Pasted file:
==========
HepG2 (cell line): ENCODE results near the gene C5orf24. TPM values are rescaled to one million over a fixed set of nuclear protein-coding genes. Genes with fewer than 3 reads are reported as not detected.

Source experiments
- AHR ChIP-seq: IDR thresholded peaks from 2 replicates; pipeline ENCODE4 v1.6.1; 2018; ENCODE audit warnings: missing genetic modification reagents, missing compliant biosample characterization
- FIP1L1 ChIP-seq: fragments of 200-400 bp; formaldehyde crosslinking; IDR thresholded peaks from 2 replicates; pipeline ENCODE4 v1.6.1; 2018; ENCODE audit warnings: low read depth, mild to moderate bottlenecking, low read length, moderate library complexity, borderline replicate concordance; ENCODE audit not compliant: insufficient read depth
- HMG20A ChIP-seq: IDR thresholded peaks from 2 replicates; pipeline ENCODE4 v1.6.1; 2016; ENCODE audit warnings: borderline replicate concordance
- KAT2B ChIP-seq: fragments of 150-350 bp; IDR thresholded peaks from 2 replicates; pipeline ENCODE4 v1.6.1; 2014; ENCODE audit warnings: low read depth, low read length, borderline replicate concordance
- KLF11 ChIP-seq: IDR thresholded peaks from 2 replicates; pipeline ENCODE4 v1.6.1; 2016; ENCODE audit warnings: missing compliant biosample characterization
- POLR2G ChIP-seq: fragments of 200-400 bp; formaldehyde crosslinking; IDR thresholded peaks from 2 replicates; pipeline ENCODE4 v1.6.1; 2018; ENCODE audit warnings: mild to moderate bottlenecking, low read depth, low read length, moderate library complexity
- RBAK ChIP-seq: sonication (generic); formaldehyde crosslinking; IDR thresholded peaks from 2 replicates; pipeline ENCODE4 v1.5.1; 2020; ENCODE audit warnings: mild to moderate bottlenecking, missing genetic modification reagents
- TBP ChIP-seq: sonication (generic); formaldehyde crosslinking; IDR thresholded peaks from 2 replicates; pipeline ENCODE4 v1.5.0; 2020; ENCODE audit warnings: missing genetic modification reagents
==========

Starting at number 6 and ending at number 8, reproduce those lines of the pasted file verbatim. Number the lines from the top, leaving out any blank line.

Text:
- KAT2B ChIP-seq: fragments of 150-350 bp; IDR thresholded peaks from 2 replicates; pipeline ENCODE4 v1.6.1; 2014; ENCODE audit warnings: low read depth, low read length, borderline replicate concordance
- KLF11 ChIP-seq: IDR thresholded peaks from 2 replicates; pipeline ENCODE4 v1.6.1; 2016; ENCODE audit warnings: missing compliant biosample characterization
- POLR2G ChIP-seq: fragments of 200-400 bp; formaldehyde crosslinking; IDR thresholded peaks from 2 replicates; pipeline ENCODE4 v1.6.1; 2018; ENCODE audit warnings: mild to moderate bottlenecking, low read depth, low read length, moderate library complexity